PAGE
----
So it is early days but exciting, nevertheless. A second hole is underway at Mount Lamb and there will be follow up drill holes to the first diamond hole. Inca popped to as high as 13c on Monday from the previous close of 7.7c. It has since settled back at 10.5c for a $44m market cap.


Leverage seekers at the conference made their way to the Traka Resources booth at the conference, which was manned by the company’s veteran explorer Pat Verbeek.

Trading at the princely price of 0.85c for a market cap of $5.7m, Traka has been working up porphyry gold-copper intrusive targets which could be the “feeder” source of the known gold and copper mineralisation in shallower positions at its Mt Cattlin project near Ravensthorpe in WA.

Traka reckons that of the three intrusives outlined, the northern-most in particular is a compelling target as it sits relatively close to the surface.

More target definition work is underway and could lead to the northern-most target being tested by the drill bit before the year is out.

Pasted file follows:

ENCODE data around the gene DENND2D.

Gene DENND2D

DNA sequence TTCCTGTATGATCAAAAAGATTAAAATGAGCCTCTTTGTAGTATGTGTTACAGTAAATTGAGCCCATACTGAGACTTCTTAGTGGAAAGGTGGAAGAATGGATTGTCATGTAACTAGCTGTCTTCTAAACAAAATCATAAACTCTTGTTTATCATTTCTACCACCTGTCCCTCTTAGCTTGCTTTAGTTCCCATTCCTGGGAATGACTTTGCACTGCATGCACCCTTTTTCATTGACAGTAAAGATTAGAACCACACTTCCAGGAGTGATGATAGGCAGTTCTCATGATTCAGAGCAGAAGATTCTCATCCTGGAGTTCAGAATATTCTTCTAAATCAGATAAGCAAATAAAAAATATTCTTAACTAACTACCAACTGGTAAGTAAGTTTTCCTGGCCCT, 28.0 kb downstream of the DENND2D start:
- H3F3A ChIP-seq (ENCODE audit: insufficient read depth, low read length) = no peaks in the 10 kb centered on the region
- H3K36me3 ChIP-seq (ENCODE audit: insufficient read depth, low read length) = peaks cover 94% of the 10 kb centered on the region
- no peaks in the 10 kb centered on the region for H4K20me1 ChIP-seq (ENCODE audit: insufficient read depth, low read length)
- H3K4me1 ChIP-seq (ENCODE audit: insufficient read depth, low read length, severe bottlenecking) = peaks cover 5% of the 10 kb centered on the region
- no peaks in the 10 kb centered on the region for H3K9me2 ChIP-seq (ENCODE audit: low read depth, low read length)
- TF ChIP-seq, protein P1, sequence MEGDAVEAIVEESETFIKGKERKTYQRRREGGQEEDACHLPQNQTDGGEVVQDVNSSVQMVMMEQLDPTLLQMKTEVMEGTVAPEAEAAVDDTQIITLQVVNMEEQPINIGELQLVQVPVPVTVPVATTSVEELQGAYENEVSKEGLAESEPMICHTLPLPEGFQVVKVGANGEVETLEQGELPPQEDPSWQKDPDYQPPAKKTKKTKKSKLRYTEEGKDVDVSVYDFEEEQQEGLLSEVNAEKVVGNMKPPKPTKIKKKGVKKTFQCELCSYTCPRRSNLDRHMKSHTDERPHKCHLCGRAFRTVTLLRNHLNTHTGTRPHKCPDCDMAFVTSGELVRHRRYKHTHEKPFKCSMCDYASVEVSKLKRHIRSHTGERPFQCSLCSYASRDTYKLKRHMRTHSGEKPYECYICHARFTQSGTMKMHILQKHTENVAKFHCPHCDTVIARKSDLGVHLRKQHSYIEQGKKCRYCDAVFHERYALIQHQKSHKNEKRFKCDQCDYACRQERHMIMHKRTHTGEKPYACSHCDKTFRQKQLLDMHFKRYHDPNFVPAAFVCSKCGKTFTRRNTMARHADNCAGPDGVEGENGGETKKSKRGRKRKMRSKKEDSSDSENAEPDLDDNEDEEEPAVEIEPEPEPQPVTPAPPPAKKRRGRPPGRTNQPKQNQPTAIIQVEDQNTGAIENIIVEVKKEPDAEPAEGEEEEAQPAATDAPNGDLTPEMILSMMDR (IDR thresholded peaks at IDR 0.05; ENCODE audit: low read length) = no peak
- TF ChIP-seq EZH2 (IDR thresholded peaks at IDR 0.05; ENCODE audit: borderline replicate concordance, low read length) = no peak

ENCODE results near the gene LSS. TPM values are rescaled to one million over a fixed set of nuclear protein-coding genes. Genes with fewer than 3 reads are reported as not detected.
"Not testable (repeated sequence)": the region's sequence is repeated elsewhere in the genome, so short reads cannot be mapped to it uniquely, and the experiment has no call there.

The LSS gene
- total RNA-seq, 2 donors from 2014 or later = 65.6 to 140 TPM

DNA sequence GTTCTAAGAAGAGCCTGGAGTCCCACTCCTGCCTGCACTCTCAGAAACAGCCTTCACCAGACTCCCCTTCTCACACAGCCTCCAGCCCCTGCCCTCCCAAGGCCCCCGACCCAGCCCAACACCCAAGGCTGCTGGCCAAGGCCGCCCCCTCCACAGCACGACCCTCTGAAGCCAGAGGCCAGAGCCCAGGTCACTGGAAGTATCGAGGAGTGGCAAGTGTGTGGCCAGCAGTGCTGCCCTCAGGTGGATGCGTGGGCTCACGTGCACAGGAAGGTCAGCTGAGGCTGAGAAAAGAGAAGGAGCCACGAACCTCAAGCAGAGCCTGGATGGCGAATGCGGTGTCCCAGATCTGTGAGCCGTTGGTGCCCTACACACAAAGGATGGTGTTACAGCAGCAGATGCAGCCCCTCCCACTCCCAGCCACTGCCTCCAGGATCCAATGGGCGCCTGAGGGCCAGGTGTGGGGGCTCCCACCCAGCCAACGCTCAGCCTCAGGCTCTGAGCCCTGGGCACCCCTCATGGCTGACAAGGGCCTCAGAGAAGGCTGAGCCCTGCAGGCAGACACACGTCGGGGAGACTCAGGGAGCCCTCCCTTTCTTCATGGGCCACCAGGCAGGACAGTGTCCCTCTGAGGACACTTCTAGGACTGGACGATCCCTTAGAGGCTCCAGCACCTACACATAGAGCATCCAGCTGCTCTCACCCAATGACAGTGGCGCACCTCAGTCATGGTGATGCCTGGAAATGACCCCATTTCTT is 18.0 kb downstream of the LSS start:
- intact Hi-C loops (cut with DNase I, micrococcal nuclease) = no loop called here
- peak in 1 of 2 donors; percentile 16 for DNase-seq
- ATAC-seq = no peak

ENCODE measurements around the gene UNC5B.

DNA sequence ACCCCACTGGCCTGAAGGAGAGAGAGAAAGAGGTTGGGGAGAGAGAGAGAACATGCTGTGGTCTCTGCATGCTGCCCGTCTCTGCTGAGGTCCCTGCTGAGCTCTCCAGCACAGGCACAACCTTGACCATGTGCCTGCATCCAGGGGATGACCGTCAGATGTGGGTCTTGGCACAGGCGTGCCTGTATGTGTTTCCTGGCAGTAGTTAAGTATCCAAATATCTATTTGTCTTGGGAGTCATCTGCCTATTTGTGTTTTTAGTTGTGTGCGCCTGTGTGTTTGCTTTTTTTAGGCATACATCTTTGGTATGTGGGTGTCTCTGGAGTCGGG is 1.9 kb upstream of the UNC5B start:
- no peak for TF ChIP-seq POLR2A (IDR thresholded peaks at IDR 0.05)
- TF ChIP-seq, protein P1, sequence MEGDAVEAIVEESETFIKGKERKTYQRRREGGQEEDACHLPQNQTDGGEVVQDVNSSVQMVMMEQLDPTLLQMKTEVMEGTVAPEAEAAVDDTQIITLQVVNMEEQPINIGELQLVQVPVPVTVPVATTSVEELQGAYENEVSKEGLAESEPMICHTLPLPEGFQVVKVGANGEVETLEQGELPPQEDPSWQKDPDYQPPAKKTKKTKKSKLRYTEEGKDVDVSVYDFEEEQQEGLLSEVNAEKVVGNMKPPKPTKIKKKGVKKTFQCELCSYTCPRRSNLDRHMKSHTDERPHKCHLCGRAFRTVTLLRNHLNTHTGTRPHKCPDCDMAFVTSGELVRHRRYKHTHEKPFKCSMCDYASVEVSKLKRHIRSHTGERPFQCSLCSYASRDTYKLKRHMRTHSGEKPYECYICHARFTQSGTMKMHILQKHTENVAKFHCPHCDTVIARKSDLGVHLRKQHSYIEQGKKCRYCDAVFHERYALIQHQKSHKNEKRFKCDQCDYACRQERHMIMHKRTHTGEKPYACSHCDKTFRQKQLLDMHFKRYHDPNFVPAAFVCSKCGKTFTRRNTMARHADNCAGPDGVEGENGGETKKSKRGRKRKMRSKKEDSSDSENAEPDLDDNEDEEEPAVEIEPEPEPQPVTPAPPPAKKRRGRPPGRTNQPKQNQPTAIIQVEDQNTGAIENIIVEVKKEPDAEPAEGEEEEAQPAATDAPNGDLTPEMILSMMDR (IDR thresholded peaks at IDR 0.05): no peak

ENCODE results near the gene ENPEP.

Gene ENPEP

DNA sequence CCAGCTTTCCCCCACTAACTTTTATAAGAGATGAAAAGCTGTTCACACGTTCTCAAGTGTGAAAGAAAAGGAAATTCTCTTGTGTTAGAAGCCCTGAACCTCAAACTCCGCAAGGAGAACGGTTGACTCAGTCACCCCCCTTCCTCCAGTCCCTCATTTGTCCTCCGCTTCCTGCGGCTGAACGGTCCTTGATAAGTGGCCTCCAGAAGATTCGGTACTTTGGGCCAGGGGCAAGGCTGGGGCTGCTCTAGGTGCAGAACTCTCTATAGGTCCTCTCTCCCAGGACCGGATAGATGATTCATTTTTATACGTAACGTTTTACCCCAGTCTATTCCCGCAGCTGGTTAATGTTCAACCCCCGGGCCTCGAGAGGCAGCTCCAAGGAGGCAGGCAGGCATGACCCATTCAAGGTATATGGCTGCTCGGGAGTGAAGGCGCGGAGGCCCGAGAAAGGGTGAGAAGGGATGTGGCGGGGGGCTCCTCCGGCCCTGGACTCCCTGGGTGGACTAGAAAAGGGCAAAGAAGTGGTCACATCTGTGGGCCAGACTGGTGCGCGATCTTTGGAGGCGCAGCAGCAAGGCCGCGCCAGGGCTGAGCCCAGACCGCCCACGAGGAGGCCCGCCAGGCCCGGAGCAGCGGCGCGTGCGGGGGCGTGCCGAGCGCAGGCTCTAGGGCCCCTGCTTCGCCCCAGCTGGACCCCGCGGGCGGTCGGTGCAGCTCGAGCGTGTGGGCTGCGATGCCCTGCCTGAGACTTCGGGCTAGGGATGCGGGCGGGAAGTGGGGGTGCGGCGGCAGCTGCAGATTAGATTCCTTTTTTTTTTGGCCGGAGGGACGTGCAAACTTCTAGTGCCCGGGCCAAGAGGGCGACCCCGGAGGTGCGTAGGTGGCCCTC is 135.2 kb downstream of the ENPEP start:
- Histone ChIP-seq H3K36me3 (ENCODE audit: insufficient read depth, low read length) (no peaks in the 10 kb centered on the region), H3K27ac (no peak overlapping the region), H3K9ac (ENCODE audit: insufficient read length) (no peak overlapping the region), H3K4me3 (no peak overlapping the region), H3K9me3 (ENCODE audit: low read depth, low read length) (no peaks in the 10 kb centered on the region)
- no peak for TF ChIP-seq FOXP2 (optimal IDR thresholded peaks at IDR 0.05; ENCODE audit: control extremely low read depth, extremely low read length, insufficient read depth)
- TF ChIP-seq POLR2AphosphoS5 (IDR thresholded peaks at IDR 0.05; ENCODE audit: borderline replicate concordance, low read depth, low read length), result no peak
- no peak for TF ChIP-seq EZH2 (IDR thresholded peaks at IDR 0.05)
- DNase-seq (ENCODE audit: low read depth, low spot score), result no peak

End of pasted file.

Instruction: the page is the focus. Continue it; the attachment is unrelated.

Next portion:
Needless to say, if the porphyry hunt shows any signs of success when drilling gets underway, it will be off to the races for the lightly capitalised Traka.

It wouldn’t be the first time for Traka chairman and biggest shareholder Joshua Pitt of Golden Grove fame. More recently, another company that Pitt chairs, Red Hill (ASX: RHI), sold a 40% stake in the Red Hill iron ore joint venture to the lead partner Mineral Resources (ASX: MIN) for $400m all up.

Barry FitzGerald
Independent Journalist

One of Australia’s leading business journalists, Barry FitzGerald, highlights the issues, opportunities and challenges for small and mid-cap resources stocks, and most recently penned his column for The Australian newspaper.